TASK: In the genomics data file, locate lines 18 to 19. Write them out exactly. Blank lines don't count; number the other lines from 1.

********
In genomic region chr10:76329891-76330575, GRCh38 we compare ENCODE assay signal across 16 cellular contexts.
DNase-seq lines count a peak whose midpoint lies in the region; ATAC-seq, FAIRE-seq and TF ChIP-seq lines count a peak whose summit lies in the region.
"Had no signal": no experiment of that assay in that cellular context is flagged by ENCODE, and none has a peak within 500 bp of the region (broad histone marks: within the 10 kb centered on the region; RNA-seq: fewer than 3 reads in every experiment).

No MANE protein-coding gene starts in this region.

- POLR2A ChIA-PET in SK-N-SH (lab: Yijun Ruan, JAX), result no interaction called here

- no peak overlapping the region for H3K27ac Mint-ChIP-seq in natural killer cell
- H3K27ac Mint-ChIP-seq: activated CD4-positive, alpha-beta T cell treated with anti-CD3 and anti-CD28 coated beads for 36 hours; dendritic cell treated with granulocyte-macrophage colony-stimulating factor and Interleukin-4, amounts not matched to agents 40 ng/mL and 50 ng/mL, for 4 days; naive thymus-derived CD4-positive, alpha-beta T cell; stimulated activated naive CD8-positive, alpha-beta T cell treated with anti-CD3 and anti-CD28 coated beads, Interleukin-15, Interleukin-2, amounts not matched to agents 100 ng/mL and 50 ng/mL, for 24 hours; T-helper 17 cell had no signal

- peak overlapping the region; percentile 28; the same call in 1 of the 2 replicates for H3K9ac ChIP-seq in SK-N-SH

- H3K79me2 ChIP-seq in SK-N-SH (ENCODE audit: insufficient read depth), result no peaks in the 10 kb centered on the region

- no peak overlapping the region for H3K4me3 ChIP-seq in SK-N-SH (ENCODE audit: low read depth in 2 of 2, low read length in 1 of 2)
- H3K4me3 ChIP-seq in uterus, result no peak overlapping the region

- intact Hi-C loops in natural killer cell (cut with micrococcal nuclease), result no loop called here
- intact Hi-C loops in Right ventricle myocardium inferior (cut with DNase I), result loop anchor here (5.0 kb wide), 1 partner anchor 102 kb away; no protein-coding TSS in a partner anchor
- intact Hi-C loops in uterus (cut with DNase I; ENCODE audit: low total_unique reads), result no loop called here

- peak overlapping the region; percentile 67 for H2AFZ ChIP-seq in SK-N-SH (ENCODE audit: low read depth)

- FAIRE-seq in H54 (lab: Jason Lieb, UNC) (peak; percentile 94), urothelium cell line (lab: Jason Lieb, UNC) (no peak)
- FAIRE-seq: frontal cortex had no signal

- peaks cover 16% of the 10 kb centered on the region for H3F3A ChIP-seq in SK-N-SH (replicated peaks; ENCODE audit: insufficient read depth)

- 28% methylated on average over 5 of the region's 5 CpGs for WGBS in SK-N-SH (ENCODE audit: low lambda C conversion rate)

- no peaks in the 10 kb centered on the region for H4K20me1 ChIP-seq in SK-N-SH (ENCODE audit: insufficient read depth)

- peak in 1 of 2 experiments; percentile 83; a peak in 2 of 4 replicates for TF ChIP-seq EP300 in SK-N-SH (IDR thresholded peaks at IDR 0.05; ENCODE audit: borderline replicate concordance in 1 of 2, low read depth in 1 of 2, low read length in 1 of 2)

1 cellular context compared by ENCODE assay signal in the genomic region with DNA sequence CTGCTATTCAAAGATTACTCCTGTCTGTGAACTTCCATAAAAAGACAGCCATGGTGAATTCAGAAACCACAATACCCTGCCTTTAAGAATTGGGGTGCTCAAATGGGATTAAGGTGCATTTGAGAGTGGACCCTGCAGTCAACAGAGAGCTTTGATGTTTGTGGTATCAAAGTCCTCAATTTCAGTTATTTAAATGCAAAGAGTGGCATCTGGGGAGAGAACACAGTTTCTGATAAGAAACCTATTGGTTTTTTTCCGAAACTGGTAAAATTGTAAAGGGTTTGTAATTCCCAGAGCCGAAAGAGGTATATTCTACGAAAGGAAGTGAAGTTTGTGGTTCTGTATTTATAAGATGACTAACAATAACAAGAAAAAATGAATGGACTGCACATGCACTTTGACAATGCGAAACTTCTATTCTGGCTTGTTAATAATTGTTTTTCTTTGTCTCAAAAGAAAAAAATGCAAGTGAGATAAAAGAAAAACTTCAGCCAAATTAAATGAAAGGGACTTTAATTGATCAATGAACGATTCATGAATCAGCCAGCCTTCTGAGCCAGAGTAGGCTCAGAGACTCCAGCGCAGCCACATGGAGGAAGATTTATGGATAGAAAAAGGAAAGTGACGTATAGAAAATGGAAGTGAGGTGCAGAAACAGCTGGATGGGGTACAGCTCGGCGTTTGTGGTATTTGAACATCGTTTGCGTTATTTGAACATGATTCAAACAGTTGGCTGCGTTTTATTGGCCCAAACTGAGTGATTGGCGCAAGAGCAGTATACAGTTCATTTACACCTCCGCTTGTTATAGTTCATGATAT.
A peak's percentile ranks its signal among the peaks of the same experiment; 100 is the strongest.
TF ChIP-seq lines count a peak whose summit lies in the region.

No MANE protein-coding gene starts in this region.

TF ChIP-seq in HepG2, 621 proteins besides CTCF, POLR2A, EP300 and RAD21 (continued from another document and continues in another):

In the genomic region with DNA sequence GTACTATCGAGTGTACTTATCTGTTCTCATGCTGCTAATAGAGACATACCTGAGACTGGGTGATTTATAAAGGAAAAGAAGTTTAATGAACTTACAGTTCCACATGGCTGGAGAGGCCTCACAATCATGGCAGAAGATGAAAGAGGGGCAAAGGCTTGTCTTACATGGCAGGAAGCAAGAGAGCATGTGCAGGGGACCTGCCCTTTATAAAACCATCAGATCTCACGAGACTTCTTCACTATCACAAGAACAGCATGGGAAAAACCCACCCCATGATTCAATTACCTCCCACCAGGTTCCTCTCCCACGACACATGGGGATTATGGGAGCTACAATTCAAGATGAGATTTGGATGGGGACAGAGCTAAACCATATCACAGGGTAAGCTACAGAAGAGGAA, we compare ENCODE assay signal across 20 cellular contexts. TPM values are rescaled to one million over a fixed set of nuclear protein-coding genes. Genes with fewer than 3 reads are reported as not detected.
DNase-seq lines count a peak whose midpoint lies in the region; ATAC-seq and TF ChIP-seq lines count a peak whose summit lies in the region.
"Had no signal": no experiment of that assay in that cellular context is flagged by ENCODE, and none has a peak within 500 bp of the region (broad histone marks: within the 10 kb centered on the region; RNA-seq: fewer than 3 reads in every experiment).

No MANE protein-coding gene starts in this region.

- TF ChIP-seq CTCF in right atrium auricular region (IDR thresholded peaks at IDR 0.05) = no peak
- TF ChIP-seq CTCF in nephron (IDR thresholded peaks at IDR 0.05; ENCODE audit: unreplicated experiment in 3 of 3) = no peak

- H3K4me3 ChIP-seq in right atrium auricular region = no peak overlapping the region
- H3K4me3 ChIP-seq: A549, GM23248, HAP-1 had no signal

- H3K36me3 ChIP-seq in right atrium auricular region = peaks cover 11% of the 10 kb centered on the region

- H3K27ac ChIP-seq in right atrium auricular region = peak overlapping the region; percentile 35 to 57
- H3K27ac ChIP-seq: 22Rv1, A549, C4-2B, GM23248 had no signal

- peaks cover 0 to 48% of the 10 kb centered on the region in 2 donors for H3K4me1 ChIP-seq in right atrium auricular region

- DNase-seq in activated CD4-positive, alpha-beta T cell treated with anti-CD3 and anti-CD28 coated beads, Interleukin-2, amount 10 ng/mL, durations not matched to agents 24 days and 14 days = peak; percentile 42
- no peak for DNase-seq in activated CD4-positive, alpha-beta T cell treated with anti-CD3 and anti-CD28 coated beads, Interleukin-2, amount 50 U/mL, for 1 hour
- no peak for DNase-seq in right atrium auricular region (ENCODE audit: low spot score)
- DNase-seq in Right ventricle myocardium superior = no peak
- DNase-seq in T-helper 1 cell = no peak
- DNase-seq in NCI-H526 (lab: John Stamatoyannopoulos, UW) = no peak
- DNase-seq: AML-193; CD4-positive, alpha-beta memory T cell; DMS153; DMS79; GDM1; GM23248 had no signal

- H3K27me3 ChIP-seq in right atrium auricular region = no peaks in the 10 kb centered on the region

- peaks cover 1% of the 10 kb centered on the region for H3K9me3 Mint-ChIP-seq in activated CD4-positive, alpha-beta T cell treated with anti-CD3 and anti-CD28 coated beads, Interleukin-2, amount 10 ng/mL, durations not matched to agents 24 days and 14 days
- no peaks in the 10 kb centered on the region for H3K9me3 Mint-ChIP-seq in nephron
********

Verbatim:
- peaks cover 16% of the 10 kb centered on the region for H3F3A ChIP-seq in SK-N-SH (replicated peaks; ENCODE audit: insufficient read depth)

- 28% methylated on average over 5 of the region's 5 CpGs for WGBS in SK-N-SH (ENCODE audit: low lambda C conversion rate)